Brain-derived neurotrophic factor (BDNF) has been implicated in dementia. Preliminary evidence suggests that BDNF DNA methylation may be a diagnostic biomarker of dementia, but the potential pre-clinical utility remains unclear. Participants in the ESPRIT study were assessed for cognitive function and dementia (DSM-IV criteria) over 14 years. BDNF exon 1 promoter methylation was measured in blood at baseline (n = 769) and buccal samples during follow-up (n = 1062). Genotyping was carried out for several common BDNF SNPs, including Val66Met (rs6265) and APOE ɛ4. Multivariable logistic regression analyses determined the association between BDNF methylation and both prevalent and incident dementia. Adjustment for gender, age, education, APOEɛ4 genotype, body mass index, depression, and type 2 diabetes, as well as possible effect modification by gender and genetic variation were also investigated. Weak evidence of an association between lower blood methylation and dementia was observed at one of 11 sites investigated (Δ-0.5%, 95% CI:-0.9,-0.04, p = 0.03, p = 0.22 adjusted for multiple comparisons). Buccal methylation at two other sites was associated with 14-year incident dementia cases prior to adjustment for multiple comparisons only, and the effect sizes were small (Δ+0.3%, OR:1.57, SE:0.30, p = 0.02, p = 0.14 adjusted and Δ-1.5%, OR:0.85, SE:0.06, p = 0.03, p = 0.14 adjusted). Genetic variation in the BDNF gene did not modify these associations, and no gender-specific effects were observed. There was only a weak correlation between blood and buccal BDNF log-methylation at two sites (both r=-0.11). There was no strong evidence that blood or buccal BDNF exon 1 promoter DNA methylation is associated with prevalent or incident dementia, and reported associations would not remain after adjustment for multiple testing.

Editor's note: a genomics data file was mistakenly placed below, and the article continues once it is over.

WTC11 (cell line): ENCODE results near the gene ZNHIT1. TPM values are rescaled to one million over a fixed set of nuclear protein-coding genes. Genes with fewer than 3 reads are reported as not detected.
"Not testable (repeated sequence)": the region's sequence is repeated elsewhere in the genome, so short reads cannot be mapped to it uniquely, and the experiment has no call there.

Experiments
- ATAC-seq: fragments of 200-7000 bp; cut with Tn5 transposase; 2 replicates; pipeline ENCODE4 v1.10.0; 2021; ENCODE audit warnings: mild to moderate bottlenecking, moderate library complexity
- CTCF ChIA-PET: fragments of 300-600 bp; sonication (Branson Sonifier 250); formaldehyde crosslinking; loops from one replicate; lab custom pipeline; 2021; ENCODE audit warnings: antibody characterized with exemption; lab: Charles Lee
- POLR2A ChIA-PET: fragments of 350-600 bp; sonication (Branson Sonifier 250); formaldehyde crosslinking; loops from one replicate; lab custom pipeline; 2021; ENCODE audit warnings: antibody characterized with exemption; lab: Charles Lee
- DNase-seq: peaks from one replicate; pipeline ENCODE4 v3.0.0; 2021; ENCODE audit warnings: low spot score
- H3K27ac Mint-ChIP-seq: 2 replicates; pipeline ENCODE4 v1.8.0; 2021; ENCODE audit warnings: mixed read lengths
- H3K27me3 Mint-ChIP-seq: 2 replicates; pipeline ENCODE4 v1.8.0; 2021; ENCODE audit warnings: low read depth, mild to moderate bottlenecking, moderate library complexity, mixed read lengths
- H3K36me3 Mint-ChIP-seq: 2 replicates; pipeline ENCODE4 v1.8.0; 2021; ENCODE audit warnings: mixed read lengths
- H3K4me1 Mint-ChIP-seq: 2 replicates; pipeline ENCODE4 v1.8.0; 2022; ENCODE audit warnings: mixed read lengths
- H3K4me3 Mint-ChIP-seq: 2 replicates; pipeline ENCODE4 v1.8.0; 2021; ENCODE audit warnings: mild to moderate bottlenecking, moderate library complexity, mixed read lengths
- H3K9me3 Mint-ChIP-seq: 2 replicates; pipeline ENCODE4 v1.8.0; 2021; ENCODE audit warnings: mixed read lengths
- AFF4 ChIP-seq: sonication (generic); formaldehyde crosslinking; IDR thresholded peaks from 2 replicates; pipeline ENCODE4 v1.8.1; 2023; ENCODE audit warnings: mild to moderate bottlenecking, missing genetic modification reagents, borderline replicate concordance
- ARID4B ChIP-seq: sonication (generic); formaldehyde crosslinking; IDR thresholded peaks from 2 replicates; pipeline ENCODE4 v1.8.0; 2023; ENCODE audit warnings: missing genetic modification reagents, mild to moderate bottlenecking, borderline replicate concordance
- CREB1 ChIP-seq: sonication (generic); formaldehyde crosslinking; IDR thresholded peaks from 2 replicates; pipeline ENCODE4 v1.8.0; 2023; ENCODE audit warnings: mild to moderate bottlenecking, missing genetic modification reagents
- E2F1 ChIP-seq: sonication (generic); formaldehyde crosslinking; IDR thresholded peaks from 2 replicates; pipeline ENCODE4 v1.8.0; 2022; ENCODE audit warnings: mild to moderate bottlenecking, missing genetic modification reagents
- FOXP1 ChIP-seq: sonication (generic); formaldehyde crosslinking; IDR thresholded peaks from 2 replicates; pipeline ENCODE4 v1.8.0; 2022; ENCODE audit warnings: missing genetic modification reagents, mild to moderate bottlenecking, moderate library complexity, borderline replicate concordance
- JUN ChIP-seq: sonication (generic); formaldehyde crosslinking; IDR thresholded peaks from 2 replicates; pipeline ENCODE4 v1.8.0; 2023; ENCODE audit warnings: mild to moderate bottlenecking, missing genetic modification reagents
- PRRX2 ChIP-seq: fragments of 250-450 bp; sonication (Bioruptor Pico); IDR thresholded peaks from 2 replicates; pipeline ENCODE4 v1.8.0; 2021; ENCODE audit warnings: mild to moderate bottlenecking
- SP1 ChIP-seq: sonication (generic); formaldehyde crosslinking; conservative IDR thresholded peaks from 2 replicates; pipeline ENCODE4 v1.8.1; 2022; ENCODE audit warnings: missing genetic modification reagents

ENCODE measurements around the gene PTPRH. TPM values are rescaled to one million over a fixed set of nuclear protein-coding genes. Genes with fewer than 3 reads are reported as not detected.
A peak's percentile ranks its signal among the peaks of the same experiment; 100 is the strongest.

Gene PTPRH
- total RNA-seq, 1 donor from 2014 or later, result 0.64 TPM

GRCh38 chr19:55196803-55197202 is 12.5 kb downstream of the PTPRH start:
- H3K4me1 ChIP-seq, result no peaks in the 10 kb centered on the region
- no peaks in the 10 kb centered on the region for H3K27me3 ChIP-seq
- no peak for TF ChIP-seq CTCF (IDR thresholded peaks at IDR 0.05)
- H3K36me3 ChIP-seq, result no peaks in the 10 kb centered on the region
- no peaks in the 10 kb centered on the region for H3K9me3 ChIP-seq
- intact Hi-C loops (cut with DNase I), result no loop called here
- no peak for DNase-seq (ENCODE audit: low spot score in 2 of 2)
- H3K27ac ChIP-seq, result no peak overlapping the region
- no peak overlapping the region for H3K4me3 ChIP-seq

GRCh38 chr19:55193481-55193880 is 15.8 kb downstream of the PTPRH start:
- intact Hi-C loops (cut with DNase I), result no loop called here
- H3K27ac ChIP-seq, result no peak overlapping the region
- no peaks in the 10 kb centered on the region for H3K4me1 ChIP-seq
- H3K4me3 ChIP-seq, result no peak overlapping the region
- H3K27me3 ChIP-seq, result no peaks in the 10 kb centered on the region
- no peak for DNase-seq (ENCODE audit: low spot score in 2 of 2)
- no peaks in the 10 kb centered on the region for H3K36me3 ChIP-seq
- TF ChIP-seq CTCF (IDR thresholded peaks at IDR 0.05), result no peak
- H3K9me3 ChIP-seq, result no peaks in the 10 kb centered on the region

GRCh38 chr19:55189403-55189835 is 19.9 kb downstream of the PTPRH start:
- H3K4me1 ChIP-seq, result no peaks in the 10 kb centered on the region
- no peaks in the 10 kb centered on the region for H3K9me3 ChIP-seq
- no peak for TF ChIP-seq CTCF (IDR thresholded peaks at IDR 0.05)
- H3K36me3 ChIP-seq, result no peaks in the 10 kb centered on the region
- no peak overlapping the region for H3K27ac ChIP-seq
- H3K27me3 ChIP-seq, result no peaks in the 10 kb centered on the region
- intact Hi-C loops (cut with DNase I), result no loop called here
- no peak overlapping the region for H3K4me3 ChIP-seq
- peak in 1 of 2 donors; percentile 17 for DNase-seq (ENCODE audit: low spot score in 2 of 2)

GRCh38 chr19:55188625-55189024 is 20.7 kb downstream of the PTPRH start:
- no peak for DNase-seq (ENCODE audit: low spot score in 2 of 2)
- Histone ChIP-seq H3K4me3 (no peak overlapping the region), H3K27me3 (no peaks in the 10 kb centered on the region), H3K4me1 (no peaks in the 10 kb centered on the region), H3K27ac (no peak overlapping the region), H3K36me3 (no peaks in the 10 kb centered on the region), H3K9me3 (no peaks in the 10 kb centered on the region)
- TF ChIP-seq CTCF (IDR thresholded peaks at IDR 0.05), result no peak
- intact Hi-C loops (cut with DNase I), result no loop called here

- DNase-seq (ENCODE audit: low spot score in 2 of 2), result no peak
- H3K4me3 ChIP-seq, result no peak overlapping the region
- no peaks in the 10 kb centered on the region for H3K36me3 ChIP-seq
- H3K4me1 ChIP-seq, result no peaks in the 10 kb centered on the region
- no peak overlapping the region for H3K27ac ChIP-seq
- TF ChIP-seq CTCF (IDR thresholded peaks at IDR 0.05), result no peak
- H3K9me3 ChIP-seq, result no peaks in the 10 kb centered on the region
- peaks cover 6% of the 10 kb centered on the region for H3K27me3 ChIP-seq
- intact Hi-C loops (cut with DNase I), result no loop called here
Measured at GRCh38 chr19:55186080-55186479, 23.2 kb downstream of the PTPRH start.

- DNA methylation